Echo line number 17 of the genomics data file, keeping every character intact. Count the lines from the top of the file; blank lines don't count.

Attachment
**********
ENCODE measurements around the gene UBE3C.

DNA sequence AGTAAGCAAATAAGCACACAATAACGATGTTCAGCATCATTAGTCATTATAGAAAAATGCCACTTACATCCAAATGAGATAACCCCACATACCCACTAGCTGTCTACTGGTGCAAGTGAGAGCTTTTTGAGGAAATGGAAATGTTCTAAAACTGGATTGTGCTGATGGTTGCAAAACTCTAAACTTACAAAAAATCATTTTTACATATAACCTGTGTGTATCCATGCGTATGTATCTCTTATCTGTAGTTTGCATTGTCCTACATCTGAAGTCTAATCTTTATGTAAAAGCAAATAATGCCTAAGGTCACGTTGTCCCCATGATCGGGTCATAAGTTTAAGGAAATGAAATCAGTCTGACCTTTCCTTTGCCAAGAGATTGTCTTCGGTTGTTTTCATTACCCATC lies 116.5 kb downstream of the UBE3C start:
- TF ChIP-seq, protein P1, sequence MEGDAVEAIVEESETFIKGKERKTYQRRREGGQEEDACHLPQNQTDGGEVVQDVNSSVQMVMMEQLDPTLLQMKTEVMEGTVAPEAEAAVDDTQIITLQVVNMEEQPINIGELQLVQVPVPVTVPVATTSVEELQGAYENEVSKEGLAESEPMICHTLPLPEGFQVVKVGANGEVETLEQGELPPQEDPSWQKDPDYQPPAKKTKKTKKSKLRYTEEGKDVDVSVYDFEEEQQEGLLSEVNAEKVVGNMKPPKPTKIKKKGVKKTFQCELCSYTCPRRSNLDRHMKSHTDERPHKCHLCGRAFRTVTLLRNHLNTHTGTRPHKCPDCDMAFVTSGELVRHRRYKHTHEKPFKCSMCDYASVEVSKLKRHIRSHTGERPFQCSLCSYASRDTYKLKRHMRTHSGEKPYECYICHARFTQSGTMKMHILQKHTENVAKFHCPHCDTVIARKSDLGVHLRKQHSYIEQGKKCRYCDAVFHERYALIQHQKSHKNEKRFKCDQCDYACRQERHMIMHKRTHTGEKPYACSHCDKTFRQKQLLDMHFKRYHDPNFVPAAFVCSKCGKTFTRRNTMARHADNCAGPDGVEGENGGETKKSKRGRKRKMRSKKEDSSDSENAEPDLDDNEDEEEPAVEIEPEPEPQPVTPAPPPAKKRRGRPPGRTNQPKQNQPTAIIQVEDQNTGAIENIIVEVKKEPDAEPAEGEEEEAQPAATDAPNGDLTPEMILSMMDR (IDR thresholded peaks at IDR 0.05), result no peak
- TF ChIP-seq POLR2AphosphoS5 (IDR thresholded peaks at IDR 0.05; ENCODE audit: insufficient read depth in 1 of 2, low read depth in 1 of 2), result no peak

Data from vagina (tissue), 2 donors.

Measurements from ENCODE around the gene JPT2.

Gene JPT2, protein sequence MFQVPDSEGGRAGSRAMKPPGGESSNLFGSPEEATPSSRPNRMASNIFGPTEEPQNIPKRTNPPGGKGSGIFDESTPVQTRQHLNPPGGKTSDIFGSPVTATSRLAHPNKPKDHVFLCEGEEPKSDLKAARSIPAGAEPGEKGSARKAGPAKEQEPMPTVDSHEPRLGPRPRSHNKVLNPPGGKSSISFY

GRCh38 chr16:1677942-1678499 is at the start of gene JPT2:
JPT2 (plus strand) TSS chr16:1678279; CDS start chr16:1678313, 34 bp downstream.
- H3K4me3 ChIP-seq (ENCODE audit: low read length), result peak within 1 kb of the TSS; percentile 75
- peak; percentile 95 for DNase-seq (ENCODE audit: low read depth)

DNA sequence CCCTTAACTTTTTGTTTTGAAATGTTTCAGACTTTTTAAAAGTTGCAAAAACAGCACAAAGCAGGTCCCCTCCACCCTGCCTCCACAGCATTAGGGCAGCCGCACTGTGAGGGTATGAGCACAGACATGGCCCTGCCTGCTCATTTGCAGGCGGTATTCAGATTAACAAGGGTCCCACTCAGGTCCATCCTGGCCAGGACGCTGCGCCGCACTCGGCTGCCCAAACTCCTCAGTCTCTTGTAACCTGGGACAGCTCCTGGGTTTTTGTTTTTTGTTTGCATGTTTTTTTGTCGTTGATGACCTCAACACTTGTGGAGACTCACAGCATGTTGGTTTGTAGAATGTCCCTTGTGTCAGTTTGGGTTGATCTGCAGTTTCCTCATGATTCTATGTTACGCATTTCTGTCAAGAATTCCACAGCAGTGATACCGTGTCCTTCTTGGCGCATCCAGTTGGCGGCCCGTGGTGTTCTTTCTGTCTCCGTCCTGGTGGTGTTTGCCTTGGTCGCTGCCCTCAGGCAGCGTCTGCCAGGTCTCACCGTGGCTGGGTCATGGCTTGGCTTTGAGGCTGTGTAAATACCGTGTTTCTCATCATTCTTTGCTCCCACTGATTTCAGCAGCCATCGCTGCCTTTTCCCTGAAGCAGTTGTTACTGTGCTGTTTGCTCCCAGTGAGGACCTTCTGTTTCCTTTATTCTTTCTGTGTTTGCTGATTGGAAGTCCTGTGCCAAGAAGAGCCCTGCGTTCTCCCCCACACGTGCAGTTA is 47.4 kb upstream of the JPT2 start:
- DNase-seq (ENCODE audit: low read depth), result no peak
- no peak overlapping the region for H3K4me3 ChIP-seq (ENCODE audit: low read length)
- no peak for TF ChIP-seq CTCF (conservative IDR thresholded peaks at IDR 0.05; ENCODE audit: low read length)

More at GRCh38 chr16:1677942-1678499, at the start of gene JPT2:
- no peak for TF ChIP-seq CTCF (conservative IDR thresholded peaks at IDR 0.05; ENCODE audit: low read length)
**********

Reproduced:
- no peak for TF ChIP-seq CTCF (conservative IDR thresholded peaks at IDR 0.05; ENCODE audit: low read length)